We can work on Do you believe IA should be as concerned with the law enforcement officer who fails to report a known ethics violation versus the person suspected of the ethics violation?

Most criminal justice agencies have some version of an internal affairs (IA) department. Hollywood has long portrayed IA as the enemy, investigating and looking to…

Most criminal justice agencies have some version of an internal affairs (IA) department. Hollywood has long portrayed IA as the enemy, investigating and looking to reprimand their own brothers and sisters in law enforcement, corrections, and the courts. Personnel who talk or report issues to IA are often characterized as rats or snitches, and there is said to be an unwritten rule known as the blue wall of silence.
Do you believe IA should be as concerned with the law enforcement officer who fails to report a known ethics violation versus the person suspected of the ethics violation? Should they (if proven to be guilty) both be reprimanded? Explain your position.
ANSWER THE ABOVE QUESTION AND THEN REPLY TO MY CLASSMATE’S RESPONSE TO THE ABOVE QUESTION AND EXPLAIN WHY YOU AGREE? (A MINIMUM OF 125 WORDS or MORE)
 CLASSMATE’S POST
Well, wrong is wrong.  In our police department we have a policy and procedure, P&P III 3.3.2 which states “All personnel are required to report any observation or information received which constitutes violation of the written directives of this department.”  The problem is that there are many different levels of “wrong.”  If any officer is committing crimes on or off duty, then I absolutely expect it to be reported.  We have taken an oath to protect and serve and in no way are we above the law.  Now when it comes to things on a smaller scale of wrong, I think we all look the other way when an officer uses salty language or rolls a stop.  And yes, anyone who does come to supervisors with these things are called rats.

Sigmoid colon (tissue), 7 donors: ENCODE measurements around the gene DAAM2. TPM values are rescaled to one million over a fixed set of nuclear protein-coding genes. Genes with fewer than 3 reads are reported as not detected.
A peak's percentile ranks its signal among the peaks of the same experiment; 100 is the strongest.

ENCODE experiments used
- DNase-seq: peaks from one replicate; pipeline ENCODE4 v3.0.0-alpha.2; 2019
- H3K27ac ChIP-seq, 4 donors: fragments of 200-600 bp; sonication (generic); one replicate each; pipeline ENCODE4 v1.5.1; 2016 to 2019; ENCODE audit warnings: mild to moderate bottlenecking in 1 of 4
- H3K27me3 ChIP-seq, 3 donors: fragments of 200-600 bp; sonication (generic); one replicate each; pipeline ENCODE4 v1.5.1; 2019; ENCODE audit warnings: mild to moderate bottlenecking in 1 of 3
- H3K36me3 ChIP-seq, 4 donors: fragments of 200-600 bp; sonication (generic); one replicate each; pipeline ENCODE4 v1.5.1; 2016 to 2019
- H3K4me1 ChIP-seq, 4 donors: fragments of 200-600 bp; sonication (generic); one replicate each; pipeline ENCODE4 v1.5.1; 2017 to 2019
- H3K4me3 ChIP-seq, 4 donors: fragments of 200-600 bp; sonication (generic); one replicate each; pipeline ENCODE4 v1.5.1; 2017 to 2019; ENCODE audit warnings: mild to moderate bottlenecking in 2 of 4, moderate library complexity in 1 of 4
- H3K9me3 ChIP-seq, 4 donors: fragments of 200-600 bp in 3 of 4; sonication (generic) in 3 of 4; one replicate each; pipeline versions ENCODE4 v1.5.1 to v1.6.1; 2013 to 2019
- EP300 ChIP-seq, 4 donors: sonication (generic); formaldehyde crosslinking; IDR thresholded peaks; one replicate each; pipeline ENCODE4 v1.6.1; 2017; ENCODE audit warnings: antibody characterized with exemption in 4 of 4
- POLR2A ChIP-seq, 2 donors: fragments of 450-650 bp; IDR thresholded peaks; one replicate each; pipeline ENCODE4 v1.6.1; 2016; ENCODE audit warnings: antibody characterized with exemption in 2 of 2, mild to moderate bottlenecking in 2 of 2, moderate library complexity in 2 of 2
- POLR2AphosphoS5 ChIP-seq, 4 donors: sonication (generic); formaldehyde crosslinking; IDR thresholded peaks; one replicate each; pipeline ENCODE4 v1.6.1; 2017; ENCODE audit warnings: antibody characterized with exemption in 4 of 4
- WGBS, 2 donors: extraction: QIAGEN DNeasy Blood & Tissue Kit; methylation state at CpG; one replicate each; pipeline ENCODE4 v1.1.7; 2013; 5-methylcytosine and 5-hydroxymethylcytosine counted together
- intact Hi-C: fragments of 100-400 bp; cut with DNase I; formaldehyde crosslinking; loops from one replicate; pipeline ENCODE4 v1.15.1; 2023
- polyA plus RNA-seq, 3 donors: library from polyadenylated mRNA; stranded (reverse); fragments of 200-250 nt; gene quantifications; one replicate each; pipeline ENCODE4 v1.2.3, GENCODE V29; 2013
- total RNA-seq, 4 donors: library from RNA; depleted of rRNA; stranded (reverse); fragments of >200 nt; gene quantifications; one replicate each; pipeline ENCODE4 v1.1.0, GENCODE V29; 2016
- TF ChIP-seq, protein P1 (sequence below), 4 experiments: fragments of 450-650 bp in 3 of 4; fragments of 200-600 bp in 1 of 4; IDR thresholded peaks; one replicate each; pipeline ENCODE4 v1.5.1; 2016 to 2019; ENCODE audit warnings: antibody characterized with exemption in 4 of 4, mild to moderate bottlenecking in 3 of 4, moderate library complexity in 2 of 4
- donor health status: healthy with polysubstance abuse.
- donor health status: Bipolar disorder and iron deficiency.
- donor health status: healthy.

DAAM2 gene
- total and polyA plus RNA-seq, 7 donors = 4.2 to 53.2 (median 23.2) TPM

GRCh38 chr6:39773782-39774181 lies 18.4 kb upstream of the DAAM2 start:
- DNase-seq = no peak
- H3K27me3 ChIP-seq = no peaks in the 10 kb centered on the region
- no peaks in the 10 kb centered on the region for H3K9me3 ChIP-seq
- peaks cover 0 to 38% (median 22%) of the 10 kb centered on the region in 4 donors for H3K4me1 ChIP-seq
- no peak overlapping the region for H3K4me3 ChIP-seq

While I was working as a canine handler, I was at a 7-11 grabbing a soda and was getting the cold shoulder from the clerk.  I asked her what her problem with me was, she told me that she thought we all did not like her because she reported misconduct by one of our detectives.  When she told me what he had done, I was horrified and told her that not only I, but all of us admired her for her courage to come forward to report a dirty cop.  It turns out that this guy was window peeping her and then served a fake search warrant to her apartment off duty on his own time.  She ended up being one of many women who reported similar accounts against this detective.  Not only did we fire him, he was investigated criminally, and the case was sent to the prosecutor’s office.  It was my supervisor on third shift that had the courage to do the right thing and put a stop to this detective’s behavior.  If my supervisor would not have had the guts to do the right thing, he would have been just as guilty for letting this happen and if these escalated to these women being assaulted, our department could have been on the hook.  Aside from that, it would be a terrible thing to live with knowing that you could have prevented it.
I believe that if the violation is serious enough and if the violation is a felony, the person who had knowledge and failed to report it should be disciplined as well.  These are tumultuous times and with the public having a compromised trust in the police, the police must do the right thing and hold those responsible for misconduct accountable.  I have always said if you can’t trust the police, you can’t trust anyone.

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